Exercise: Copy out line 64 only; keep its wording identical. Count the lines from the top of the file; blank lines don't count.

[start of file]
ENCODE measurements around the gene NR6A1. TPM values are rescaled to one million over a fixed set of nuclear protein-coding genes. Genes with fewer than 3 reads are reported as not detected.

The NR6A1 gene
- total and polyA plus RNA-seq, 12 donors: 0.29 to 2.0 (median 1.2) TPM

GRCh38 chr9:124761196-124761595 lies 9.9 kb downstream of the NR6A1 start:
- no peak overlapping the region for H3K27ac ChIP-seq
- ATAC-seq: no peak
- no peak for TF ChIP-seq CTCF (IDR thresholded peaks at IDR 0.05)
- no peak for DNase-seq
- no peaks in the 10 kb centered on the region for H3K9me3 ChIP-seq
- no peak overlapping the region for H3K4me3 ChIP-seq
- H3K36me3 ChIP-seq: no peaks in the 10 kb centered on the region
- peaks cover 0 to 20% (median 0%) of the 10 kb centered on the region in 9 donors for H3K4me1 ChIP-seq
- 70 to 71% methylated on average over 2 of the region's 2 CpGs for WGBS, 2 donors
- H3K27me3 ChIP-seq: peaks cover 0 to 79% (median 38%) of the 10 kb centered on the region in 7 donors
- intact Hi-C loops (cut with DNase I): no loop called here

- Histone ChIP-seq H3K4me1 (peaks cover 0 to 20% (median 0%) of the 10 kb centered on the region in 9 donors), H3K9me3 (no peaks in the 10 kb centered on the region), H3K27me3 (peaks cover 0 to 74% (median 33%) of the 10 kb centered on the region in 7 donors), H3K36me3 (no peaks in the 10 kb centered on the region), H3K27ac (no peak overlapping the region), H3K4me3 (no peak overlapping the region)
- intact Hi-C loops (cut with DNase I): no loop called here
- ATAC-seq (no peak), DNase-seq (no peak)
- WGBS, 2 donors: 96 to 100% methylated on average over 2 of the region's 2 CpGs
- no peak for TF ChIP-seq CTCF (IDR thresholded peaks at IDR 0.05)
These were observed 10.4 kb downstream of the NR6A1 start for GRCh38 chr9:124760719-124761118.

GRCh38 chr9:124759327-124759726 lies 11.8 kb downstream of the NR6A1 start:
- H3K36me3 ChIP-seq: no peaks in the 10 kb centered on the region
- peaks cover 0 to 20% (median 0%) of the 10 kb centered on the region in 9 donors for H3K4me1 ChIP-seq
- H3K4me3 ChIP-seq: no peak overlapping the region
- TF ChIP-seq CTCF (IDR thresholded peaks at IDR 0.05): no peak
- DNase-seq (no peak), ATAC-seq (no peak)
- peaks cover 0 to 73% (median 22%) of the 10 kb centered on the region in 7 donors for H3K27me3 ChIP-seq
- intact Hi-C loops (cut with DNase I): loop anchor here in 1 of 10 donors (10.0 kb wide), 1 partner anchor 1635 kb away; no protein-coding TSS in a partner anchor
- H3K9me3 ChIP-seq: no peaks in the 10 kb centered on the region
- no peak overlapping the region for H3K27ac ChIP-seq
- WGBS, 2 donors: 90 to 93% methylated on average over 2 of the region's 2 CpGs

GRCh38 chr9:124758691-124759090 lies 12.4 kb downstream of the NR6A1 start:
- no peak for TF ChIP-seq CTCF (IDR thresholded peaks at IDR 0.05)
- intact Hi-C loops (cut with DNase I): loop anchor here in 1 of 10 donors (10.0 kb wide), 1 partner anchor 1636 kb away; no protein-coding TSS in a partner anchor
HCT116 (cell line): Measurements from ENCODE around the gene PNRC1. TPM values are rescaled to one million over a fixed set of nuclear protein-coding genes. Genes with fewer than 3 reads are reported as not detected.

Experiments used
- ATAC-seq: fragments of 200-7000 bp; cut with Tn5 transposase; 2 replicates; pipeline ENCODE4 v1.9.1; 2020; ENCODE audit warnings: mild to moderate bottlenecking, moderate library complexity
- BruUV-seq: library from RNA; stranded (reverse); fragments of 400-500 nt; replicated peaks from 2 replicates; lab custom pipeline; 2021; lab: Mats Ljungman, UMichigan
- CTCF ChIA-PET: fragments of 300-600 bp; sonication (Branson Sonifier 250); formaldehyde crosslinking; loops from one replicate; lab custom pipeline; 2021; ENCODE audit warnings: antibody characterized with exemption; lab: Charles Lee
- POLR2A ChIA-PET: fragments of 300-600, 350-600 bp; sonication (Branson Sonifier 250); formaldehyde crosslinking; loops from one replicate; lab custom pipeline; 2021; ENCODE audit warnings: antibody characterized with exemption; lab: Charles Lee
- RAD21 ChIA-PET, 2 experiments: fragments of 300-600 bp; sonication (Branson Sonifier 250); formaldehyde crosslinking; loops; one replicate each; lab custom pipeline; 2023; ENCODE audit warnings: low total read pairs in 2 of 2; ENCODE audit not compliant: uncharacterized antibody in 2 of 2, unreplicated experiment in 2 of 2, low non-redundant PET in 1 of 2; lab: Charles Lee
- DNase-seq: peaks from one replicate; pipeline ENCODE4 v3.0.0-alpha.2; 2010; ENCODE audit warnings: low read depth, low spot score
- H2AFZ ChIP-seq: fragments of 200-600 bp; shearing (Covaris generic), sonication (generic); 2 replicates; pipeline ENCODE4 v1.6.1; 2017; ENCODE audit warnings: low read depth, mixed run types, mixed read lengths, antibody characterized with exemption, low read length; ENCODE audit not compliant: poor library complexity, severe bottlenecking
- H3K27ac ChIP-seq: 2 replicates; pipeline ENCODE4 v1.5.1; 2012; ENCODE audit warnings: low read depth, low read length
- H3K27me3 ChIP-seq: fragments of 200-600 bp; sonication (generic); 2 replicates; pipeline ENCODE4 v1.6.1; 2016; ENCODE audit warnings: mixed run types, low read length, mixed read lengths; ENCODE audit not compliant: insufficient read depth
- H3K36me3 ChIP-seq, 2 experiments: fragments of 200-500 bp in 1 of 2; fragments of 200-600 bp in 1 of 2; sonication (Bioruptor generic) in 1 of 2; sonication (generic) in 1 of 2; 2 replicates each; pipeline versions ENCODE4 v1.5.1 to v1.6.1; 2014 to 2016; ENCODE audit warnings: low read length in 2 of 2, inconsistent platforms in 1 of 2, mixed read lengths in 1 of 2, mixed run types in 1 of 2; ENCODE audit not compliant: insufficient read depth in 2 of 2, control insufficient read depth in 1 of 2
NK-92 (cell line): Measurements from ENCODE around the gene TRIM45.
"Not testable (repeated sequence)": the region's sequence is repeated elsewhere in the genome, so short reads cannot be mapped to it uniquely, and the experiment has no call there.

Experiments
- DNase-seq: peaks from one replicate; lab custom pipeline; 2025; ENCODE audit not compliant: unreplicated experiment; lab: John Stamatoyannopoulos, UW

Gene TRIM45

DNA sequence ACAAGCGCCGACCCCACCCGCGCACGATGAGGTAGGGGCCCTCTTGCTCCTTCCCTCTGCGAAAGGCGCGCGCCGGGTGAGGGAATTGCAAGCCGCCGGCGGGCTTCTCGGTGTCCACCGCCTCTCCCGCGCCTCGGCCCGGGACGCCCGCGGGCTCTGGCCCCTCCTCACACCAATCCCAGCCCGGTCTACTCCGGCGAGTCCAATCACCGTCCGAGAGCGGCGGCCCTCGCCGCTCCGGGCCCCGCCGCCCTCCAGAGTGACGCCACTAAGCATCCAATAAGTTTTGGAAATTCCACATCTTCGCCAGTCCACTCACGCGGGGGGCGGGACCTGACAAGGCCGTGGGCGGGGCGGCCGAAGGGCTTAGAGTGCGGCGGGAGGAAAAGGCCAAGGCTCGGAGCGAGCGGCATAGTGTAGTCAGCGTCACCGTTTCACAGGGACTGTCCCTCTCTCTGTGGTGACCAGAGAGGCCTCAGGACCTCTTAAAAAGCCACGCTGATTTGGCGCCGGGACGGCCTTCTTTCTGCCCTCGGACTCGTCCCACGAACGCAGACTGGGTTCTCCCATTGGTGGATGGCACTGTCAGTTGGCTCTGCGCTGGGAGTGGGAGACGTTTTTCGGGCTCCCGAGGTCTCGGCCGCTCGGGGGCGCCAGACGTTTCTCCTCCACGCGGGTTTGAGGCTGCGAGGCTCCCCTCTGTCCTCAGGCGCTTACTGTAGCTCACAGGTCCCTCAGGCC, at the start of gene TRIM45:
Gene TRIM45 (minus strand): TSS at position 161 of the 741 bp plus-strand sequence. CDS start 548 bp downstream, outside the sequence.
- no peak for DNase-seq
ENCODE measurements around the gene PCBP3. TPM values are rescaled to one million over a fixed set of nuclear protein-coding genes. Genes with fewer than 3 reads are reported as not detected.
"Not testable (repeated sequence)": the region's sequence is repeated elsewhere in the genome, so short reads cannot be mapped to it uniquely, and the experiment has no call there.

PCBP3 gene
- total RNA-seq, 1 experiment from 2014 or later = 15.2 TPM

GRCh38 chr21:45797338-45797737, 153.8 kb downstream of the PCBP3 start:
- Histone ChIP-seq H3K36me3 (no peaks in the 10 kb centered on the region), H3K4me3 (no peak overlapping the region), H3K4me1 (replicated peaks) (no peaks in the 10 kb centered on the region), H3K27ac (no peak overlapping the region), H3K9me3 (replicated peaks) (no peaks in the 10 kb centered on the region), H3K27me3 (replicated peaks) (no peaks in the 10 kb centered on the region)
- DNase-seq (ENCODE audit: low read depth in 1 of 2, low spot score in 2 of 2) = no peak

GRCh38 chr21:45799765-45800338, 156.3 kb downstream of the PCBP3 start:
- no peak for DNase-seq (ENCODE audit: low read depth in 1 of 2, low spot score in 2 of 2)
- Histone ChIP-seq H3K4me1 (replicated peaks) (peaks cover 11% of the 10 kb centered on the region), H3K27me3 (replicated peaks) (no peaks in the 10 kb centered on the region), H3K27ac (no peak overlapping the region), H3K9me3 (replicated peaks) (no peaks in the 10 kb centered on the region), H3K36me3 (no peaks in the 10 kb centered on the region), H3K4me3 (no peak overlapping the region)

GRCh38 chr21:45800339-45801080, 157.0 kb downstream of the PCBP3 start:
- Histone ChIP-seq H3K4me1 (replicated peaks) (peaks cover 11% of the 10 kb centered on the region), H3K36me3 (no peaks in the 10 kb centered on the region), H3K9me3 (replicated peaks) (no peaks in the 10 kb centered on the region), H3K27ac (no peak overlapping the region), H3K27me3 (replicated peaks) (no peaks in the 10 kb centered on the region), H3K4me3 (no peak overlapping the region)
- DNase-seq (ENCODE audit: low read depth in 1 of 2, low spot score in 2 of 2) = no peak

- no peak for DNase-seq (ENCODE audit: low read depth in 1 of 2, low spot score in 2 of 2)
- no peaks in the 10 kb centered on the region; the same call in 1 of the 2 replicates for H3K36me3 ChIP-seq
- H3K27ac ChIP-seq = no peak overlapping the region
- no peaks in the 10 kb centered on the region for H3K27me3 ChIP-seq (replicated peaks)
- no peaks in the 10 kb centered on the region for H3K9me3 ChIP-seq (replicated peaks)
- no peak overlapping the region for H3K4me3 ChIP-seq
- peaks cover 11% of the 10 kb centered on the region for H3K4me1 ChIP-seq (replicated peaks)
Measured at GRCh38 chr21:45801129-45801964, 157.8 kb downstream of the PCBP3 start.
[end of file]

- no peak for DNase-seq (ENCODE audit: low read depth in 1 of 2, low spot score in 2 of 2)